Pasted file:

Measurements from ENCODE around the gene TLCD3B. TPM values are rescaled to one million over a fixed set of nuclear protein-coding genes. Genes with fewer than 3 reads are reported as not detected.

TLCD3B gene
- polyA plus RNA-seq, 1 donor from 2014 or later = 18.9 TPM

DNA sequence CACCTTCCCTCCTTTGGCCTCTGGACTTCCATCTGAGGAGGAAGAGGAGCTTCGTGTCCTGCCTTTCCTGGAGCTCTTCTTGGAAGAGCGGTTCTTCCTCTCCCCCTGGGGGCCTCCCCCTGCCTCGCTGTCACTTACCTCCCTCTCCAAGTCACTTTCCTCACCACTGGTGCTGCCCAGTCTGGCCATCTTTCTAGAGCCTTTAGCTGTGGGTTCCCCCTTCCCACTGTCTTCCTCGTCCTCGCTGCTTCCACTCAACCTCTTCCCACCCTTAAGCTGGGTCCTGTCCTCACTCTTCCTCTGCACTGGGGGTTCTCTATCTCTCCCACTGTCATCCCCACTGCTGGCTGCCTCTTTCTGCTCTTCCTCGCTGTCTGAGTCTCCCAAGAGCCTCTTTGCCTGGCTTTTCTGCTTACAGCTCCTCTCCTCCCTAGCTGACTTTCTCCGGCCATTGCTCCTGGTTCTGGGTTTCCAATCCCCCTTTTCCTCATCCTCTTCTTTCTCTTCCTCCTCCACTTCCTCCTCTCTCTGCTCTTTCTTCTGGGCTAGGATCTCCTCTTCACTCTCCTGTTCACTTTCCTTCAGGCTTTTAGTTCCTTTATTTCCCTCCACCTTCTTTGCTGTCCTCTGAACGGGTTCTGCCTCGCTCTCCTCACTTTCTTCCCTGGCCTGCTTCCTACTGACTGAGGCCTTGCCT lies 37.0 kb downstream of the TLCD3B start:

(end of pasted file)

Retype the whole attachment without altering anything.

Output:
Measurements from ENCODE around the gene TLCD3B. TPM values are rescaled to one million over a fixed set of nuclear protein-coding genes. Genes with fewer than 3 reads are reported as not detected.

TLCD3B gene
- polyA plus RNA-seq, 1 donor from 2014 or later = 18.9 TPM

DNA sequence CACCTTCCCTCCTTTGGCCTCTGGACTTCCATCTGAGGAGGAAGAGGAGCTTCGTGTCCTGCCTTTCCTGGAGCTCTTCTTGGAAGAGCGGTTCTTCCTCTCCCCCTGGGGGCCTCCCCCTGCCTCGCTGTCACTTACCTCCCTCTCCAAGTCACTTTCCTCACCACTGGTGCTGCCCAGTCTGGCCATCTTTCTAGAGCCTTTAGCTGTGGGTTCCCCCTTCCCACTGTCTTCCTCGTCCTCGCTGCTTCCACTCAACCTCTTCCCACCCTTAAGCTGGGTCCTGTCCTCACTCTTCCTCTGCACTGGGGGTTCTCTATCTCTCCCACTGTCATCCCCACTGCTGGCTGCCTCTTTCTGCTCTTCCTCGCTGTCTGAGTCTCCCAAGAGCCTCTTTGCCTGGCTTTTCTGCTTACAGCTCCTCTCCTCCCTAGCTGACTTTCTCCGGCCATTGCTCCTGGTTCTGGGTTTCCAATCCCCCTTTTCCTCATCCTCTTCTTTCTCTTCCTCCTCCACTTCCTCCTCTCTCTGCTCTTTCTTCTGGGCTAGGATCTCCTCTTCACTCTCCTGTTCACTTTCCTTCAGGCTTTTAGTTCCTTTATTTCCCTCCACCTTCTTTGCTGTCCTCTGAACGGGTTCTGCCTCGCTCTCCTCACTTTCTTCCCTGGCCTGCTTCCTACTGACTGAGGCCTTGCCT lies 37.0 kb downstream of the TLCD3B start: